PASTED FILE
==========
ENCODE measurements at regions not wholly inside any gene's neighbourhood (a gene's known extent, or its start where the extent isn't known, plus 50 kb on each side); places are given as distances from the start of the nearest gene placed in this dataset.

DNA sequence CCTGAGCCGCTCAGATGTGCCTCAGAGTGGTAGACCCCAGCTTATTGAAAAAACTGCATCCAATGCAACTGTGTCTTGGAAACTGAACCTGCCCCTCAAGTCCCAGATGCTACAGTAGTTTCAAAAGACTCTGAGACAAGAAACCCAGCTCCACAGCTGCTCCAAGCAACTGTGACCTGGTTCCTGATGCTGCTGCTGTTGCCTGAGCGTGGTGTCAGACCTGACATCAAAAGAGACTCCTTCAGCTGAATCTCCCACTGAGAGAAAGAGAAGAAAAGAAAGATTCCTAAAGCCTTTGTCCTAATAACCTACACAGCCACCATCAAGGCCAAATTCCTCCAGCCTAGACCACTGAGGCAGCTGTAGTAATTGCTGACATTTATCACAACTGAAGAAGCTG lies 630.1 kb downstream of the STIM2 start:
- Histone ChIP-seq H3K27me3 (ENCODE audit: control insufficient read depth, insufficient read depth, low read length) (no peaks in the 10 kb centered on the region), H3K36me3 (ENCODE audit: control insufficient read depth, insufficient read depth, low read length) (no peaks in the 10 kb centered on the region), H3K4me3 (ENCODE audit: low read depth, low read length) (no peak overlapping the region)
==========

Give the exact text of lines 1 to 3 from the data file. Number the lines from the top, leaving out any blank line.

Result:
ENCODE measurements at regions not wholly inside any gene's neighbourhood (a gene's known extent, or its start where the extent isn't known, plus 50 kb on each side); places are given as distances from the start of the nearest gene placed in this dataset.

DNA sequence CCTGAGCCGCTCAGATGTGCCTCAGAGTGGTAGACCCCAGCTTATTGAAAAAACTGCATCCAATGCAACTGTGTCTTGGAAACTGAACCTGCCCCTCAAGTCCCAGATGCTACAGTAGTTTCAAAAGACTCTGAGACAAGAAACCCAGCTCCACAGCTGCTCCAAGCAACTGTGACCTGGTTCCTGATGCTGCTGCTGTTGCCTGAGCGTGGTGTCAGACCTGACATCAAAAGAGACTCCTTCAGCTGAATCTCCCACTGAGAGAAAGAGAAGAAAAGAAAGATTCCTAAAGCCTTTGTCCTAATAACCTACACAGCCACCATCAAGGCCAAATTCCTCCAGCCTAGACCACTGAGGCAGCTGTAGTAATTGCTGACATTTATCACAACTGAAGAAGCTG lies 630.1 kb downstream of the STIM2 start:
- Histone ChIP-seq H3K27me3 (ENCODE audit: control insufficient read depth, insufficient read depth, low read length) (no peaks in the 10 kb centered on the region), H3K36me3 (ENCODE audit: control insufficient read depth, insufficient read depth, low read length) (no peaks in the 10 kb centered on the region), H3K4me3 (ENCODE audit: low read depth, low read length) (no peak overlapping the region)